Coaching from the Rearview Mirror
Coaching from the Rearview Mirror
Coaching from the rearview mirror is a phrase I use to describe when a coach yells at a player for something he did wrong…but the coach hasn’t taught that player the correct way to execute in that situation. Here’s a baseball example:
A batter squares to bunt, causing the third baseman to charge. As he charges, the runner on second breaks to steal a now-uncovered base. The batter pulls back his bunt attempt, having done his job of drawing the third baseman away from the base. The coach from the defensive team yells at his third baseman for not covering the bag. The third baseman becomes frustrated because he has never faced this situation in practice or in a game, and now his is being publicly criticized for his failure.
At higher levels of play, a coach who responds like this would likely come under fire for “throwing a player under the bus.” In youth sports, though, this is a common occurrence. In front of everyone watching the game, the coach has vented his frustration over his player’s not being prepared for a game situation. In situations like the one above, it is often the coach, however, who has not prepared his team for that situation. He was outfoxed by a better-prepared coach. He shouldn’t be personally offended at a ten-year-old because of it, should he?
Don’t mistake coaching from the rearview mirror for openly correcting a player for something that a player knew how to do but did not execute. There is a difference. If a base runner doesn’t run on a batted ball with two outs, for example, and he knows to do so, the coach is certainly justified in a little negative reinforcement. How loudly and how publicly–well, that’s a conversation for another day.
Two Reasons for Coaching from the Rearview Mirror
Many coaches who coach in this manner have noble intentions. They are volunteers, perhaps even the only volunteers to coach their individual teams. This post is certainly not a rant but encouragement and training for those who may find themselves coaching from the rearview mirror. As I look back on my early years as a coach, when I was also guilty of coaching from the rearview mirror, I see a couple of reasons coaches yell at their players for mistakes for which they have not been trained:
The coach expects his players to know everything about the sport that he knows. He doesn’t take into consideration that everything he knows about the game came over time. He played for different teams and coaches.
Coaches can correct this by taking on the mindset of teachers who can build their players’ love for the game by explaining the “why’s” behind the “what’s” of the game. For many coaches, patiently teaching young players how to play the game correctly and seeing their gradual and steady improvement is their greatest reward as coaches.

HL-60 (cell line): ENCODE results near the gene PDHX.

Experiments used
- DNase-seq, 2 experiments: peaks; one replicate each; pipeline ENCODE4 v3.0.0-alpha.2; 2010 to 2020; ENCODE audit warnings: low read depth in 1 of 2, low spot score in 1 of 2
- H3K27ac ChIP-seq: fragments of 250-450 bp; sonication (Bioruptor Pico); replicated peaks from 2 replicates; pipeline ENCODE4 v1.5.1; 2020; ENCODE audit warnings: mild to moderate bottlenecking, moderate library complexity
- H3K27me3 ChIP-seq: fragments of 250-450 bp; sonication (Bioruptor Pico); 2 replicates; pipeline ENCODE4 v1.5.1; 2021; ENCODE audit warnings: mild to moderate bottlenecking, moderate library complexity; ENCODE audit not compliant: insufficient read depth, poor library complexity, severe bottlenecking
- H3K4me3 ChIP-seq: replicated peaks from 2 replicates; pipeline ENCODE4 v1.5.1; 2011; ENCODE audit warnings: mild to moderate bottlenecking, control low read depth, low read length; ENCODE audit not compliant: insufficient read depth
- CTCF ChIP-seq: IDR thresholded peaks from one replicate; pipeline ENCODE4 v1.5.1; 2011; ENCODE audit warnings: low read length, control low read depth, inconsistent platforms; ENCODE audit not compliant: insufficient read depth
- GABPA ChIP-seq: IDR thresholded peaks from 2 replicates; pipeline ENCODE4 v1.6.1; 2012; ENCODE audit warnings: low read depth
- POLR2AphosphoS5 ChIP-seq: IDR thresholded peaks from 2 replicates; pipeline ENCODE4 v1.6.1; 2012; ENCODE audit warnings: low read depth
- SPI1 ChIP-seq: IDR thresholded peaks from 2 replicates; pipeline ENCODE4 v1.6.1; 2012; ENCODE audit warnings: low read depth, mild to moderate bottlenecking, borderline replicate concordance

The coach doesn’t know how to instruct in a given situation. That pitcher who needs to “just throw strikes” might actually have some very fixable mechanical issues with his delivery. Fixable to someone who can identify them.
Coaches can correct this by taking on the mind of learners. There are too many books, videos, camps, and conferences available–many of them free–for coaches to continue in frustration because they are not experts in every facet of the game. Just like with every other avenue of life, lifelong learners make the best teachers…and coaches.
Coaching a Youth Team?
If you are a coach of any youth sport, be careful with the lives of the players on your team. You wield great influence in the lives of young men women who will spend most of their lives doing something other than sports. The transferable principles that you have the opportunity to teach them through sports–principles like integrity, humility, teamwork, and perseverance–will go with them long after their careers in sports are over.
Don’t just look back in frustration at what your players are unable to accomplish. Look ahead. Model the improvement that you would like to see in your players. Be a learner. Be a teacher. The next generation needs you.
Oh, and don’t forget to have fun!
I wrote the Coach Dave series to remind youth baseball players, parents, and coaches of the tremendous potential that sports have to teach valuable life lessons. Season Two is now in post-production and will be available around the start of Major League Baseball’s Opening Day 2016 (late March). Check out Season One and get ready for all the new action right around the corner!
About Al Ainsworth
Al Ainsworth is a values storyteller. He works with individuals, businesses, churches, and other organizations to pass along their values through the stories they tell…and re-tell. Al is the author of Lines in the Gravel (and 52 Other Re-Told Childhood Tales), Stories from the Roller Coaster (of a Faith Life), and Coach Dave: Season One. Subscribe to his email list for more values storying.